Sometimes you’ll encounter interviewees who start talking and do not want to stop. Sometimes this is great — I’ve had interviews where I literally ask one question and the interviewee does the rest for me. The problem comes when interviewees take the lead and go in directions that are not helpful for you as a writer. At that point, you need to take control and gently redirect the conversation to cover the info you are after.

I’ve found that the best way to do this is wait for as close to a break in the action as you can get, whether it’s the completion of a single thought, a stop for a drink of water, or even a breath. Interjecting with something authoritative but affirmative can often do the trick. “This is all great information. There are just a few other topics that I want to be sure to get to before our time is up.” Remember, this is your interview for your writing project. Avoid cutting in and cutting off if you can, but don’t be afraid to lead the conversation where you need it to go if you have to.

Respect your interviewee’s time

Before you begin speaking, make sure you know how long you have with your interviewee and try to adhere to that limit. Doing so helps ensure you get all of your questions answered before your conversation partner has to run off to another commitment. It also helps keep the conversation on target.

It never hurts to check in, close to the pre-ordained ending point, and ask, “How are you doing on time?” Make sure to leave this until close to the end, and after you have your core questions answered, as the question can signal that the final act of the interview has begun.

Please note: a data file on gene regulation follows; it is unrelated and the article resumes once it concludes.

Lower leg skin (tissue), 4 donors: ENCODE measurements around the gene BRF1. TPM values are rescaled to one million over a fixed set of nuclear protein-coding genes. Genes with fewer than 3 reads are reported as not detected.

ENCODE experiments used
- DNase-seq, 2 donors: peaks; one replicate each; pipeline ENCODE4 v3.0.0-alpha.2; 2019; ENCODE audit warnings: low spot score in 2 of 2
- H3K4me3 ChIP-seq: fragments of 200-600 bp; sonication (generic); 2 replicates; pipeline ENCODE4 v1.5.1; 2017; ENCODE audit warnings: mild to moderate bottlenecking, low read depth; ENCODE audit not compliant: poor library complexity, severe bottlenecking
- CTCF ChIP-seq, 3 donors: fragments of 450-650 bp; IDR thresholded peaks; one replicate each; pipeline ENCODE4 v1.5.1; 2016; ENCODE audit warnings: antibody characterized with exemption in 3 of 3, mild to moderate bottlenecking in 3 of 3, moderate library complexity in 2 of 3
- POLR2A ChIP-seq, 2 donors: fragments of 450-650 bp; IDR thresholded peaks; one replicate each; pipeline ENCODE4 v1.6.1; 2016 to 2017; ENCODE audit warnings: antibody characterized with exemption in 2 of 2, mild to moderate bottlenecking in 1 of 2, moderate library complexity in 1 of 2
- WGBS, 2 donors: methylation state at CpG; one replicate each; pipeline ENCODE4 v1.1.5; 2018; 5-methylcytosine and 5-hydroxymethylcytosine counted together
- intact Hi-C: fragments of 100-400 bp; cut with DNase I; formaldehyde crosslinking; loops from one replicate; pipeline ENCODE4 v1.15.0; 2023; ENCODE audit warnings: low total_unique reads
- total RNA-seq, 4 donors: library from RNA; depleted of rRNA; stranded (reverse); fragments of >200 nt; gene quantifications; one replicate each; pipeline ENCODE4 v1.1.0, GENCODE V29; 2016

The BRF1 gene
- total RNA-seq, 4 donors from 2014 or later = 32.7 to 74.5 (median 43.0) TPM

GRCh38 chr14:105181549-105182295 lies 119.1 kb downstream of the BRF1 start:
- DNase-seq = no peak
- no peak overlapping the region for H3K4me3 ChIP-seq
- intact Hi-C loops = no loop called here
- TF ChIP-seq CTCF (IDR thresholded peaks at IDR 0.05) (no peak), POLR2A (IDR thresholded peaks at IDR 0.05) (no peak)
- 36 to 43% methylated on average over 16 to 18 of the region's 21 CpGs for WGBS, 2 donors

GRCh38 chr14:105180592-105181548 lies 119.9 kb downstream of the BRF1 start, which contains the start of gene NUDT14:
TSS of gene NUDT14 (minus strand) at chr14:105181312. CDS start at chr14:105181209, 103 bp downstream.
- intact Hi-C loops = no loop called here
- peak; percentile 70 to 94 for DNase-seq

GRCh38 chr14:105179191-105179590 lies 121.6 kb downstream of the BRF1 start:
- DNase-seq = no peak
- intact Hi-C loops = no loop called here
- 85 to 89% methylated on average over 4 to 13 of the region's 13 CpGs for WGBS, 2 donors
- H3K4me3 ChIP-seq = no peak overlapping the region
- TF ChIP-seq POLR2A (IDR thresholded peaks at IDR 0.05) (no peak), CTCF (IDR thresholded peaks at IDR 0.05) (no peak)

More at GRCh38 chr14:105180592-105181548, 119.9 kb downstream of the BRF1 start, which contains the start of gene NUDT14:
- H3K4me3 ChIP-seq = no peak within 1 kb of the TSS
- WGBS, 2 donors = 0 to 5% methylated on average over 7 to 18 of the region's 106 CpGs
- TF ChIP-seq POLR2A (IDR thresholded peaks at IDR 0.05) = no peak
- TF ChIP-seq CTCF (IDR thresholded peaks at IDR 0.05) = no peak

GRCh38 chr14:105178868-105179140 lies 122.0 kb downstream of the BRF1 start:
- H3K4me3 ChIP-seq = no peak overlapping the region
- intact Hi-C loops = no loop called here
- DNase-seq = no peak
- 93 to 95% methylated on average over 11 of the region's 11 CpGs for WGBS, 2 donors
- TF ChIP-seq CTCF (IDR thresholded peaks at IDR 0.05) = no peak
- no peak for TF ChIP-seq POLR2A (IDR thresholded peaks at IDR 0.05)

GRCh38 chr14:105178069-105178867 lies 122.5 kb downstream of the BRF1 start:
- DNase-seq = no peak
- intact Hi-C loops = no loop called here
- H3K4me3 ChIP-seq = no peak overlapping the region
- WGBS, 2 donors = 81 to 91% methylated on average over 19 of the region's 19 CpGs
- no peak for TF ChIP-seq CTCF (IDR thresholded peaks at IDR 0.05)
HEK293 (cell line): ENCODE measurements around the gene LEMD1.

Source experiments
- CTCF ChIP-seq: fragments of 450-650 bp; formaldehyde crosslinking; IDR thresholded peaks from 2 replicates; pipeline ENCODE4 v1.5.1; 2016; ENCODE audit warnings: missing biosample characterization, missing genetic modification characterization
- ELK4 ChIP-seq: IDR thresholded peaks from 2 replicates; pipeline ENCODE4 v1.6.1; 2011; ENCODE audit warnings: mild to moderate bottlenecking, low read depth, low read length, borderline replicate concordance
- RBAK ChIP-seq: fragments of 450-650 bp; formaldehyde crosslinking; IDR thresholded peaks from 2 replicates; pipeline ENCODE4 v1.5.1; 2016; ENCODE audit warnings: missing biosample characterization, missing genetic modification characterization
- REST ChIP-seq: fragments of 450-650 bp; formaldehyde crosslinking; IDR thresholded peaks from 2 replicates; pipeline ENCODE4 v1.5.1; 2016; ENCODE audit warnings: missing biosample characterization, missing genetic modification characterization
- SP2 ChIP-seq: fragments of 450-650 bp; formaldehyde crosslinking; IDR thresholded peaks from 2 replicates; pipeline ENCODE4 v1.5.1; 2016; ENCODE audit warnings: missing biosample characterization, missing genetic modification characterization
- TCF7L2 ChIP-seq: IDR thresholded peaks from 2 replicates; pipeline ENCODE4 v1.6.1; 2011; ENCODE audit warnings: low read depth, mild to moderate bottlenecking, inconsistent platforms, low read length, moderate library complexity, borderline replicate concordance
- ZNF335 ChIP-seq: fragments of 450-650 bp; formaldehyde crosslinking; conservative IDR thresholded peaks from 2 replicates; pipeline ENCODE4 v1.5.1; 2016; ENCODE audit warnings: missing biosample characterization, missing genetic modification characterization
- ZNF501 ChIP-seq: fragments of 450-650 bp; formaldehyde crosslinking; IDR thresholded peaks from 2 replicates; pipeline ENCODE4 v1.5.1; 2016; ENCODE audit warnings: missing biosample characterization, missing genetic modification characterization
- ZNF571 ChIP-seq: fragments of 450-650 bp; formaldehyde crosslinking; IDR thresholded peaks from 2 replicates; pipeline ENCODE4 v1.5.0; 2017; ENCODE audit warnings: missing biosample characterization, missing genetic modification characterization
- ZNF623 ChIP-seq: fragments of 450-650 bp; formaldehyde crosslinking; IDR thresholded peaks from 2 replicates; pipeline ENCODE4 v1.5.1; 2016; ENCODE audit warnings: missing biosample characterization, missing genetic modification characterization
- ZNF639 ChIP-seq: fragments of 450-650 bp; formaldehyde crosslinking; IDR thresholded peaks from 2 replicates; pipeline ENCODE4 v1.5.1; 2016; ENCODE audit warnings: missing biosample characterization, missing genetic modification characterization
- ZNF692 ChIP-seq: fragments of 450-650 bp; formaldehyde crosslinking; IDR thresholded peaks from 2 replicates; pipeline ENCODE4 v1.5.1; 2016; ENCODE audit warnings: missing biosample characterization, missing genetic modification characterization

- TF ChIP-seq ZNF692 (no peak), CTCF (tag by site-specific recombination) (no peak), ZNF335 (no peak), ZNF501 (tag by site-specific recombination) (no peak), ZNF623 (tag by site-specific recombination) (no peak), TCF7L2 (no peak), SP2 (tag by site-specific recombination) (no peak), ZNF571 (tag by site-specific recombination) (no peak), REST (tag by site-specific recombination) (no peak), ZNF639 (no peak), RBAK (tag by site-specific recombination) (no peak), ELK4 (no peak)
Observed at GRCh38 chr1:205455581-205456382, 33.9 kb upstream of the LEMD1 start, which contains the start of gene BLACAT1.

When I ask this, I usually get either the response of, “I have time for one or two more questions” or “We’re good. Let’s keep going until you have what you need.” Either way, proceed accordingly. The point here is to show respect for your interviewee’s time, make sure that you get what you need within the time given, and wrap things up organically at the end of the discussion.

Enjoy the conversation

My best interviews aren’t really interviews at all. They turn into two people having an interesting discussion about a topic they both find fascinating. There’s no interviewer/interviewee designation, just interested parties geeking out. It’s unrealistic to expect this level of flow and rapport from every single interview, but it’s something to strive for and cherish when you do manage to get there.

Say thank you

Thank your interviewee both in person and in a follow-up note. He or she may want to stay in touch, be on your mailing list, request a thank you in the published book, or at least read the thing when it’s written and published. Regardless, it never hurts to maintain a positive relationship with those who are kind enough to share their time and expertise with you.